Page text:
Öland’s rich cultural heritage is reflected in a number of relics and sights that can be found on the island. Above all, castle ruins, castles and windmills bear witness to the Baltic island’s past, but medieval farms and prehistoric rune stones also bring visitors closer to Öland’s exciting cultural history.

The most famous castle ruin on the island is probably Borgholm Castle, which is located near the town of the same name on the west coast. The castle was built in the 12th century from a fortified tower and gained importance as a defence against the Danes. In 1806, the castle burnt down completely, with only the walls surviving the fire. Today, the castle ruins house an exhibition on the historical background, and concerts and festivals are held here in summer.

Solliden Castle, which is not far from Borgholm Castle, is one of the remaining castles. The simple castle, built at the beginning of the 20th century, is the summer residence of the Swedish royal family, who spend their summer holidays on Öland. Although the interior of the castle cannot be visited, the impressive castle park is open to visitors. You can stroll through the Italian, English and Dutch Gardens.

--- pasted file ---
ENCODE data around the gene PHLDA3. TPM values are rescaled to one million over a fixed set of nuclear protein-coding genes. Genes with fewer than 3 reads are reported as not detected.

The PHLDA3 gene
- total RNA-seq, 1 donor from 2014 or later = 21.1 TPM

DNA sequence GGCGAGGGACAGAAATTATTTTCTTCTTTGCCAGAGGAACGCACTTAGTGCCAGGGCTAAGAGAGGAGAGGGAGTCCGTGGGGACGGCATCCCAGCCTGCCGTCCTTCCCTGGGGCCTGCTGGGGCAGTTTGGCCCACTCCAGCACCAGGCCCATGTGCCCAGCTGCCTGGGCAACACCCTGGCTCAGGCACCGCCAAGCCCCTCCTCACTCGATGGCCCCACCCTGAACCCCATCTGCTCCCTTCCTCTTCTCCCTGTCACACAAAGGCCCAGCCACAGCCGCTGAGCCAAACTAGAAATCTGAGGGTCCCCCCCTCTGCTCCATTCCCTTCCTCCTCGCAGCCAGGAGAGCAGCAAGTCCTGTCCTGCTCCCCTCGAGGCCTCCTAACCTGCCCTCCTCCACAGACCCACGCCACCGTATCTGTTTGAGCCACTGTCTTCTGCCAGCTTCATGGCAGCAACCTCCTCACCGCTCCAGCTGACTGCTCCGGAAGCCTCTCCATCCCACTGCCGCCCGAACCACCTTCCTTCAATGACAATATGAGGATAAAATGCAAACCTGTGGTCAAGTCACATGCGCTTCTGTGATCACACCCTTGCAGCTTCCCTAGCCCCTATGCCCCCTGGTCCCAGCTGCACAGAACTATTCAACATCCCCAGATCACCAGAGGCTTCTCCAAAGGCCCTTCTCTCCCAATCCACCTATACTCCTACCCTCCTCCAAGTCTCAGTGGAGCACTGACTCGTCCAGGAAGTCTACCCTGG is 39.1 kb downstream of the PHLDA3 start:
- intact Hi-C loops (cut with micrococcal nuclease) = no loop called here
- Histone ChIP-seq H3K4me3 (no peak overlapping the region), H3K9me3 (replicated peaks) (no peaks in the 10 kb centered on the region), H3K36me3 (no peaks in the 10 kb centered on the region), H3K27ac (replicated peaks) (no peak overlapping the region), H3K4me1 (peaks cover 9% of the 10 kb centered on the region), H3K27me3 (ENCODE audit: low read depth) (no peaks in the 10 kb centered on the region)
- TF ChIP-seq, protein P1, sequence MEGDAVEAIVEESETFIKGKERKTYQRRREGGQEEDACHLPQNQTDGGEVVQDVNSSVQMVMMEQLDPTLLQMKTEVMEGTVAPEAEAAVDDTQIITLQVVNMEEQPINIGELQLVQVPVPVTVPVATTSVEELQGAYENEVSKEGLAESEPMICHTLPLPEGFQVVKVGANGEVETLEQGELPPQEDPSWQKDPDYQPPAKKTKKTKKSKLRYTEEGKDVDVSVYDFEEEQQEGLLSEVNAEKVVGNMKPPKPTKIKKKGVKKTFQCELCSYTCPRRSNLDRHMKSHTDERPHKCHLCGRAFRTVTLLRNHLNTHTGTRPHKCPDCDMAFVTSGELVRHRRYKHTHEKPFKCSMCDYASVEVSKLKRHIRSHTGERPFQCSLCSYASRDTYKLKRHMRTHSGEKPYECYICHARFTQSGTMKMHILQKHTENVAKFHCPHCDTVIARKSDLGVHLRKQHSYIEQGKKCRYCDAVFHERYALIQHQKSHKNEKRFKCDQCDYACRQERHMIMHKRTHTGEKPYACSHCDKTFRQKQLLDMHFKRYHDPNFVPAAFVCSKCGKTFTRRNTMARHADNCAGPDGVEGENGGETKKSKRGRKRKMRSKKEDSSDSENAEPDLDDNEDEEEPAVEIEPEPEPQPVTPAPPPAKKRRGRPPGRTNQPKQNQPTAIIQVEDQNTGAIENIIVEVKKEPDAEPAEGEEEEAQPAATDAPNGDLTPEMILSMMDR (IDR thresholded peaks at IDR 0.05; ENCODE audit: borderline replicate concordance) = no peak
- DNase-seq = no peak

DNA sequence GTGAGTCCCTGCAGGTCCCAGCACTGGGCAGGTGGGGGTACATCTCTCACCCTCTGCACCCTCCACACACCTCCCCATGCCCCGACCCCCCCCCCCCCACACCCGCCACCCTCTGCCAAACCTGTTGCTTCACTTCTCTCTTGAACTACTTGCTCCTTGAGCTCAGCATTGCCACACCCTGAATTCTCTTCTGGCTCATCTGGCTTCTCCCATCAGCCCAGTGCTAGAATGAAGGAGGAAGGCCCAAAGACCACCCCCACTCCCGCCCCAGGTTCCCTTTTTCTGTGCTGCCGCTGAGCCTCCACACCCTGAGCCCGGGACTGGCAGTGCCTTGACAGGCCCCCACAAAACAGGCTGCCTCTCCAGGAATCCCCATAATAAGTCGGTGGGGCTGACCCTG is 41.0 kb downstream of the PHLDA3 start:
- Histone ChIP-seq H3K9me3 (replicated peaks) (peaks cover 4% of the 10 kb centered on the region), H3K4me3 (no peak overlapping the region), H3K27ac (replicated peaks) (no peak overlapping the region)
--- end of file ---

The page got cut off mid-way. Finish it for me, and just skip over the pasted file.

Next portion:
Öland Impressions Culture Borgholm Castle
The ruins of Borgholm Castle are the landmark of Öland.
Öland Impressions Culture Stenninge
Countless prehistoric stone monuments can be found on Öland, here at Stenninge on the northwest coast.
Öland Impressions Culture Windmills
The flat island is dotted with windmills, which were a status symbol for 19th century farmers.
Öland Impressions Culture Solliden Castle
Solliden Castle is the summer residence of the Swedish royal family.
Öland Impressions Culture Medieval Court
A medieval courtyard at Öland's Himmelsberga Museum of Art and Cultural History.

Another cultural highlight is the UNESCO World Heritage Agricultural Landscape of Southern Öland. On 540 km2, over a third of the island, you can find many remnants of times long past, including ruins of villages and stone walls – the area has been inhabited for around 5000 years. If you are interested in more recent history, you can go in search of the numerous windmills: Around 400 of the original 2000 or so are still standing today.

Culinary specialities on Öland

Thanks to the mild climate, Öland has fertile soil, which means that most culinary specialities can be prepared from regional and local ingredients. These include, for example, various types of grain, fruit and vegetables. The best-known speciality is probably “Kroppkaka”, a potato dumpling filled with diced onions and bacon and served with cranberry jam.

Öland Impressions Culinary Kroppkaka
Kroppkakor dumplings are Öland's most famous specialty.
Öland Impressions Culinary bread
Home-baked bread made from sourdough is a must-eat on Öland.
Öland Impressions Culinary delights Pumpkins
Öland's fertile soil makes it possible to grow a wide variety of fruit and vegetables, beispielsweise Kürbissen.